Despite what Ansari claims, the most accurate-to-life definition for feminism is probably the etymological one. A feminist is someone who has beliefs or doctrines centered around female concerns. Therefore, feminist thinking is woman-focused thinking. It should be obvious that this doesn’t necessarily tell us about its validity or rightness. Which women? Whose concerns? The feminist group Radicalesbians emerged out of woman-focused concerns that oppression of women was so central to men’s identities that any woman who has sexual or romantic interactions with a man is participating in their oppression. They therefore consciously chose to engage in only lesbian relationships. Is this equality-focused thinking? No, but it’s certainly a form of feminism. On the other side of the feminist spectrum, women like Suzanne Venker and Christina Hoff  Sommers have claimed that much of feminism has negatively affected women by putting pressure on them to pursue what are traditionally thought of as male-oriented activities (career, sexual “freedom,” etc.) when that often isn’t what they want. They are also women who are concerned about women’s issues, and yet they are often labelled anti-feminists due to a feminist orthodoxy that has nothing to do with feminism’s dictionary definition.

This brings us to the other major problem with saying feminism is simply synonymous with equality: it is, frankly, sneaky. Some issues which are considered to be essential feminist issues, such as open access to abortion or making sure that women have equal representation in the corporate world whether they want it or not (and data suggests that many don’t), are not obviously relevant to the cause of equality. But by saying that feminism (which is often seen to include pro-choice philosophy by default) simply is  the belief in equal rights between the sexes, one can sneak these controversial issues in and make the person who has accepted the feminist propagandist definition believe that they are common sense, since political equality between the genders is common sense.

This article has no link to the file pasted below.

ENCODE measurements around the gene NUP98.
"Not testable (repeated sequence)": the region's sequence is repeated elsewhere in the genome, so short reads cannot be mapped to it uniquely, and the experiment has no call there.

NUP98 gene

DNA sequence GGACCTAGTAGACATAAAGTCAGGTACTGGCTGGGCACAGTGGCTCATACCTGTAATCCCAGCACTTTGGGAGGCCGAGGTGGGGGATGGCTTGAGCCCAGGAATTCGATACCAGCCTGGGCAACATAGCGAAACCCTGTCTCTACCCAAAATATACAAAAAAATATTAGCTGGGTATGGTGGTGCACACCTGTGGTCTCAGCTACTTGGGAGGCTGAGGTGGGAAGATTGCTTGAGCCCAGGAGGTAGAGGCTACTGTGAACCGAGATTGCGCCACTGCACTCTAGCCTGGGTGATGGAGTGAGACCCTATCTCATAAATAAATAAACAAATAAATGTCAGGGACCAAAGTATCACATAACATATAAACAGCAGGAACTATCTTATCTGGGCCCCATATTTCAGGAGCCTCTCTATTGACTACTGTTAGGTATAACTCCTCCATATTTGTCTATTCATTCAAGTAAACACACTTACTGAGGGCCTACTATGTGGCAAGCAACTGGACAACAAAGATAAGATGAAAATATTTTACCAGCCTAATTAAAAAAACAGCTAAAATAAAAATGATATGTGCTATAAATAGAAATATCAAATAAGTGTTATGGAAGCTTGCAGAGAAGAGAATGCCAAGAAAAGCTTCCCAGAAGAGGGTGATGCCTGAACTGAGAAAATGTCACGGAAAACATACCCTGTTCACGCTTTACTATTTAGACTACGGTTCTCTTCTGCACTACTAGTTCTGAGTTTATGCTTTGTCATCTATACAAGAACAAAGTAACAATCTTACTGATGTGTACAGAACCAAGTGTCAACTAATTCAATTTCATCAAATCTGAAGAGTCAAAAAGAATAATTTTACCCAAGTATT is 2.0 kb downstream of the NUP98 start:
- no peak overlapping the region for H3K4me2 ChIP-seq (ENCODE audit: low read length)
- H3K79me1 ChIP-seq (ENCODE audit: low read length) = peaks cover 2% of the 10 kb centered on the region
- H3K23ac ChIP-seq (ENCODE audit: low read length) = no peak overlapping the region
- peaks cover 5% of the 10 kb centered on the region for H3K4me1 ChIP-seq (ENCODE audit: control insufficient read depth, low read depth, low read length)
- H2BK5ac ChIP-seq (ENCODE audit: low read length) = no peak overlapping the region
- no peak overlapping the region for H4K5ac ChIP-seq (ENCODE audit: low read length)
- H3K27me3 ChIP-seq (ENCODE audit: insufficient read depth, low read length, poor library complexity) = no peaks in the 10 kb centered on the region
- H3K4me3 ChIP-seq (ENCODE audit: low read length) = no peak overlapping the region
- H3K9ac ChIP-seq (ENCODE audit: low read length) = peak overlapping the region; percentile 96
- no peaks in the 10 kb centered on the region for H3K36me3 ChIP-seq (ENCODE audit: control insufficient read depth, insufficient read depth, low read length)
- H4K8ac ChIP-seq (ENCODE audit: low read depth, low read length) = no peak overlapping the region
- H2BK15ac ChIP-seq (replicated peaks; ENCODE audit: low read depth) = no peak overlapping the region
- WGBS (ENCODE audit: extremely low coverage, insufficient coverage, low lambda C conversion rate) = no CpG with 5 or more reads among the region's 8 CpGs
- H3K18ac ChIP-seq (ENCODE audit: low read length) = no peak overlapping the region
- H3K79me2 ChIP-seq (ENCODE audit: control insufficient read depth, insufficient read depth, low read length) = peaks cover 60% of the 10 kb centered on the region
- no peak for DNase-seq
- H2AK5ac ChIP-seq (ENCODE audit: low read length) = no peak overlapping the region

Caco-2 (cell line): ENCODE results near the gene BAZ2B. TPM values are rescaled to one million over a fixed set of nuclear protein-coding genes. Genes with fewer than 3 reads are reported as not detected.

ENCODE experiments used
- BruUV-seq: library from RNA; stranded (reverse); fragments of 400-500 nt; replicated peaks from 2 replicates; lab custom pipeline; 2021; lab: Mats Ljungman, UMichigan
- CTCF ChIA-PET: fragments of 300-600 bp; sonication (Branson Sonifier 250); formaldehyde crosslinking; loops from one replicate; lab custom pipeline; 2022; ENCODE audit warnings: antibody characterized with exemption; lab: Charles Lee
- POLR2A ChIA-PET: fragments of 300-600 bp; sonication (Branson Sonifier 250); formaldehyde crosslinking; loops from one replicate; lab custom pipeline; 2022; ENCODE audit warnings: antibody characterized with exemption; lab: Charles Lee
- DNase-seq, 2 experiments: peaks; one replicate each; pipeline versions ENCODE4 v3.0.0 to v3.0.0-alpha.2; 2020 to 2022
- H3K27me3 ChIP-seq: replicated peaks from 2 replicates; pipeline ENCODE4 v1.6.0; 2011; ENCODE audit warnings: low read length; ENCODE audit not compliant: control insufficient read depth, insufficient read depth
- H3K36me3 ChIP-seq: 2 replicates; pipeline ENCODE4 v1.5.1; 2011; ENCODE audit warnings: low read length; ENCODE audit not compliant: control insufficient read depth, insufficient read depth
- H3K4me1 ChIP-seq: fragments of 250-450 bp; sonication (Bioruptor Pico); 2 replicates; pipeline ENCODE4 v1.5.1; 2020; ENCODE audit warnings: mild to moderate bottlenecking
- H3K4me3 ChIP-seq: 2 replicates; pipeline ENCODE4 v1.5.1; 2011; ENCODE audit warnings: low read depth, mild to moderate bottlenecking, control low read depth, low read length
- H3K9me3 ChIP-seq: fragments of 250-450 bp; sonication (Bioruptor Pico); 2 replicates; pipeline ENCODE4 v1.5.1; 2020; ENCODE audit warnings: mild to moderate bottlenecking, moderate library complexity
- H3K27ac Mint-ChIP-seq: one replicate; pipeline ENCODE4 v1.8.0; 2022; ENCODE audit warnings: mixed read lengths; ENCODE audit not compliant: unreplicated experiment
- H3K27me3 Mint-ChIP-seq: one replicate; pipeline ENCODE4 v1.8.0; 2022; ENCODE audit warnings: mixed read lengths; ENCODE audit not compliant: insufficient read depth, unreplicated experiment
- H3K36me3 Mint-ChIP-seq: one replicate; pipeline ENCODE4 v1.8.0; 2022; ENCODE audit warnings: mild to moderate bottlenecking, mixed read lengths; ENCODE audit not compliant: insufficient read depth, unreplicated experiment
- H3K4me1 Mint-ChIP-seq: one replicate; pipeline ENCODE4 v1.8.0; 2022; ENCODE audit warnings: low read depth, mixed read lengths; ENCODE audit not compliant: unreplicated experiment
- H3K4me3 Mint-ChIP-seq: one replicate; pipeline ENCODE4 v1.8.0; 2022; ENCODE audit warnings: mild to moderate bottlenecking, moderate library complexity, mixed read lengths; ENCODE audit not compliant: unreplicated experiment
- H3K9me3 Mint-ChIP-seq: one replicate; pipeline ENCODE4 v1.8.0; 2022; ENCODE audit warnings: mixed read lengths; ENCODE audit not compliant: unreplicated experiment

As a Christian, I think that the safety, well-being, and freedom of women should be an essential concern on both a personal  and societal level. But when someone asks if I’m a feminist, I have to ask, “what do you mean?”

The Dark Knight Rises, the French Revolution, and the Dangers of Political Extremism

Recently released on DVD, The Dark Knight Rises completes director Christopher Nolan’s Dark Knight trilogy. The plot hinges upon villain Bane’s takeover of Gotham for the purpose of destroying it, on the pretense that he is a liberator giving Gotham back to the people in an anti-rich uprising. This event pulls Batman out of retirement, forcing him to do something to save his city.

The Dark Knight Rises was released at the tail end of the Occupy Wall Street movement’s popularity. OWS was a generally strongly left leaning movement (though there were certainly libertarian factions) that reacted against a few Americans holding much of the country’s wealth. They called themselves the 99%, although compared to the rest of the world’s wealth distribution, most of them had much more in common with the wealthy 1% who lived a life of comparative leisure. That aside, many of the concerns they raised were quite valid, though some of the more extreme rhetoric was at times quite troubling.

The Dark Knight Rises places some of the OWS rhetoric into the mouth of Selina Kyle (Catwoman). Kyle aligns herself with Bane against those in power in Gotham who she views as greedy and selfish (including, ironically, Bruce Wayne, though he has admittedly been lax in recent years of his philanthropic responsibilites). At first she almost seems to view Bane as a force of retributive justice, but it doesn’t take long for her to see how volatile and twisted he is.

After Bane kills the rich and “gives Gotham back to the people,” including redistributing their property, Kyle, while looking through what once was a wealthy person’s home, woefully remarks to her friend, “This is someone’s home.” To which her friend responds, “no, it’s everyone’s home… this is what you wanted.”

Similarly, when Bane “occupies Wall Street,” some police seem less than enthralled about stopping him. When it is remarked that he’s messing with everyone’s money, one cop says, “my money’s under my pillow,” suggesting he has no sympathy for the rich because they live more comfortably. Of course, he fails to understand that the economy is an inter-connected web, and the loss of a (at least relatively) free market harms everyone, and he is chastised for it. If Wall Street falls, the money under his pillow won’t be worth anything.

Bane is not only no better than the power-hungry capitalists Kyle railed against, he is far worse– far more destructive. The implication is that one can’t be too careful when jumping on political bandwagons. Just because someone is against the old order doesn’t mean they can be trusted to bring a better new order. Political extremism is dangerous, no matter what side of the spectrum it’s on.